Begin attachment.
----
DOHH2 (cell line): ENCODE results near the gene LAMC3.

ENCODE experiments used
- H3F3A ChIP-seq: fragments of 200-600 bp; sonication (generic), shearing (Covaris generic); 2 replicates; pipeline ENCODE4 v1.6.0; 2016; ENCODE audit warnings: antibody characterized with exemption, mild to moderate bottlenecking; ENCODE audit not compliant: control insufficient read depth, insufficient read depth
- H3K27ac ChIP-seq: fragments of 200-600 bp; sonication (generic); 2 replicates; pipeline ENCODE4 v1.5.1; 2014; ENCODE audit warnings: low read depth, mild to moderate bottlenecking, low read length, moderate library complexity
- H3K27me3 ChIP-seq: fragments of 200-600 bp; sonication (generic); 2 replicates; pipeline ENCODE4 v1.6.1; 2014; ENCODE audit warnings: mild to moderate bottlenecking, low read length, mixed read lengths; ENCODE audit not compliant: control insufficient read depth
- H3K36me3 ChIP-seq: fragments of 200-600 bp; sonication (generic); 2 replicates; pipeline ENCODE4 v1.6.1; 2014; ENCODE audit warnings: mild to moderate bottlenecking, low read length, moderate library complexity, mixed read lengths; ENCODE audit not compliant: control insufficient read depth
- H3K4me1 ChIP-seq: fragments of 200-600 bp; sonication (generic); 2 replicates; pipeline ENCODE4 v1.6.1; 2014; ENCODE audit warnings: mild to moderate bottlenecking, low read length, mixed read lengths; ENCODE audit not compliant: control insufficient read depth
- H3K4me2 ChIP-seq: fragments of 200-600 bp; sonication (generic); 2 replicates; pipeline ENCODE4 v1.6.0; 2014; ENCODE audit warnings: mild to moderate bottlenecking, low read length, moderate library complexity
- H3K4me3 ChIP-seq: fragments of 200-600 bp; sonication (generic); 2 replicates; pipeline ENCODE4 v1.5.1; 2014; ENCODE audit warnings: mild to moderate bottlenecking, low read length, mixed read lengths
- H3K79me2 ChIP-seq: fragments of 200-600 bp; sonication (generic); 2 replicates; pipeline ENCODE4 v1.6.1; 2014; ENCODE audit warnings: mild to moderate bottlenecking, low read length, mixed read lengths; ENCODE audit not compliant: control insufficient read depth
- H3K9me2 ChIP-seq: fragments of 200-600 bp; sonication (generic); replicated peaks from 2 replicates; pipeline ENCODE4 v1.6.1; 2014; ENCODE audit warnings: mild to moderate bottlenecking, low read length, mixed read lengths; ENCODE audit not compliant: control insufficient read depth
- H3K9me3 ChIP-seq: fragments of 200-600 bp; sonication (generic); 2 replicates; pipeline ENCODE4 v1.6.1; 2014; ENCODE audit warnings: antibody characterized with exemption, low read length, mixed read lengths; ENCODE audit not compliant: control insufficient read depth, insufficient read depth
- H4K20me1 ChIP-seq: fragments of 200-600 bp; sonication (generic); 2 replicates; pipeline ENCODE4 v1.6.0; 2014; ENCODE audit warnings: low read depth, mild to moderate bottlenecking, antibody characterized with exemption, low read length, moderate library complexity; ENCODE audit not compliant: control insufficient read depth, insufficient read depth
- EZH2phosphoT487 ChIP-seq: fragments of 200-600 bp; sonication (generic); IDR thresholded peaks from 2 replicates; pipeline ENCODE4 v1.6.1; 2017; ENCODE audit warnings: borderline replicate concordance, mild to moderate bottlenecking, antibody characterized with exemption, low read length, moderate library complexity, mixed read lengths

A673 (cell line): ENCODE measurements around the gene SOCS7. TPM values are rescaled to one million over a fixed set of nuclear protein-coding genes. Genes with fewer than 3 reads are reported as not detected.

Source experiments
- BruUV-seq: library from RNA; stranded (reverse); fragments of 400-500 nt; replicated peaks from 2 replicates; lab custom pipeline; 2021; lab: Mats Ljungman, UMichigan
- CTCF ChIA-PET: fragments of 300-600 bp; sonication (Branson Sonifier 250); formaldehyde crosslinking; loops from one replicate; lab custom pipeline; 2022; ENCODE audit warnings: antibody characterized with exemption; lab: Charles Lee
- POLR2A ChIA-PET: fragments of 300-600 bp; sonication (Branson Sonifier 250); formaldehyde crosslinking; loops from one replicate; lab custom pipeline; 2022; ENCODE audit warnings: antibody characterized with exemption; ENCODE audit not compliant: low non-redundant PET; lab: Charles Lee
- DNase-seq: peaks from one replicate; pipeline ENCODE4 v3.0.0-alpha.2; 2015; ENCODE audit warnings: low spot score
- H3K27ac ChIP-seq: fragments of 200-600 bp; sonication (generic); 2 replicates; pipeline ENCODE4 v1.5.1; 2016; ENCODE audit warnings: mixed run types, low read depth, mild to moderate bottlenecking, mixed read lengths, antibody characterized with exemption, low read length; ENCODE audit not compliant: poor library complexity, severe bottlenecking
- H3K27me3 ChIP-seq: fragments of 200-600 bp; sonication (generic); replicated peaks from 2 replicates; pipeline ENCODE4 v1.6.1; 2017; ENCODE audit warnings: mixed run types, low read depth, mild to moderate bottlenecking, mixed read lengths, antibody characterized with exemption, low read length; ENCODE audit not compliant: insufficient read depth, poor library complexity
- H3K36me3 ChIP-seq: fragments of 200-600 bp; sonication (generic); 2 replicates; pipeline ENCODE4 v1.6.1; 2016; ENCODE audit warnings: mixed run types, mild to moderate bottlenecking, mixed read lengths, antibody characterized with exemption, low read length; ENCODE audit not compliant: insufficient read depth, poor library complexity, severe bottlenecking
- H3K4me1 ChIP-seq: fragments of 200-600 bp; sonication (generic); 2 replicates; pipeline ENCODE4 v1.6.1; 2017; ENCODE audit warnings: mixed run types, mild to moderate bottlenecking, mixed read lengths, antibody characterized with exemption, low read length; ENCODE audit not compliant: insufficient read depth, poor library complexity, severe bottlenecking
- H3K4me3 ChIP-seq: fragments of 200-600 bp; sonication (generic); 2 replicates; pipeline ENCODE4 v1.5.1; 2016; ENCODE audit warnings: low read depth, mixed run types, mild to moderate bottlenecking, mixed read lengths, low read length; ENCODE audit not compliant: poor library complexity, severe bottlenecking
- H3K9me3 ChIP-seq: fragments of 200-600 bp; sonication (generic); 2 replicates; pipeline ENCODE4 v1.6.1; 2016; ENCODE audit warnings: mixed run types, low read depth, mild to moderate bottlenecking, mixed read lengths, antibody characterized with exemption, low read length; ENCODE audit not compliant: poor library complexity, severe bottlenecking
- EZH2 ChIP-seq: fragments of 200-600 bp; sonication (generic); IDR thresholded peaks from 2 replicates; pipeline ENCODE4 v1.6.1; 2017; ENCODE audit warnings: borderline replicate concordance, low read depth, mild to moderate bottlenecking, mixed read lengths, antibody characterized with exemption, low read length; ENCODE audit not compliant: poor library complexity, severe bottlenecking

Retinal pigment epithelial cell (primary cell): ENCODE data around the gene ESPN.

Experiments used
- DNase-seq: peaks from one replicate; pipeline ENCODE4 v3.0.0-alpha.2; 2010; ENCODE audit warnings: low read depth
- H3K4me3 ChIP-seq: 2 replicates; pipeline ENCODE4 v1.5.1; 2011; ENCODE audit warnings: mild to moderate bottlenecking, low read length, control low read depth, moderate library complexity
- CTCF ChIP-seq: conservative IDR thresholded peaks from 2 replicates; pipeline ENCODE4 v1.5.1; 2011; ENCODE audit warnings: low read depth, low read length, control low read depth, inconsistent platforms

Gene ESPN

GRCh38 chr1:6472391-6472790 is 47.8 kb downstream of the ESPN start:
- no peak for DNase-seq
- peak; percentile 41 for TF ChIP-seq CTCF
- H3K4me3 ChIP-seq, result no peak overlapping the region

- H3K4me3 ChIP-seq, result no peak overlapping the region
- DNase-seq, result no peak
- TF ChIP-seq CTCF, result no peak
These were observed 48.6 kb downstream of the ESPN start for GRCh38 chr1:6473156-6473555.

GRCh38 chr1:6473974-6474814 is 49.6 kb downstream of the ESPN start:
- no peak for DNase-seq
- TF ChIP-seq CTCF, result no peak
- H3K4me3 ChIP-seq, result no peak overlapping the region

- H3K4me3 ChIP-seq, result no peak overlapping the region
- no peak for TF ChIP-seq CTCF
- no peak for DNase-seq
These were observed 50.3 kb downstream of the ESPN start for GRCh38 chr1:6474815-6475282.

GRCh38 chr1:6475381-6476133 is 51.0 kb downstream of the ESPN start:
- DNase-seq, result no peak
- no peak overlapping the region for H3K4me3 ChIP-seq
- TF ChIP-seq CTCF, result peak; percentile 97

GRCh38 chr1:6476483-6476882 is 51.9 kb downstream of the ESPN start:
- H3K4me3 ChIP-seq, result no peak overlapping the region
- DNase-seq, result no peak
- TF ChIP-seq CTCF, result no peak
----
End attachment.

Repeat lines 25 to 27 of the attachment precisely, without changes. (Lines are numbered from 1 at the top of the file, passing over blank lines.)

- H3K4me3 ChIP-seq: fragments of 200-600 bp; sonication (generic); 2 replicates; pipeline ENCODE4 v1.5.1; 2016; ENCODE audit warnings: low read depth, mixed run types, mild to moderate bottlenecking, mixed read lengths, low read length; ENCODE audit not compliant: poor library complexity, severe bottlenecking
- H3K9me3 ChIP-seq: fragments of 200-600 bp; sonication (generic); 2 replicates; pipeline ENCODE4 v1.6.1; 2016; ENCODE audit warnings: mixed run types, low read depth, mild to moderate bottlenecking, mixed read lengths, antibody characterized with exemption, low read length; ENCODE audit not compliant: poor library complexity, severe bottlenecking
- EZH2 ChIP-seq: fragments of 200-600 bp; sonication (generic); IDR thresholded peaks from 2 replicates; pipeline ENCODE4 v1.6.1; 2017; ENCODE audit warnings: borderline replicate concordance, low read depth, mild to moderate bottlenecking, mixed read lengths, antibody characterized with exemption, low read length; ENCODE audit not compliant: poor library complexity, severe bottlenecking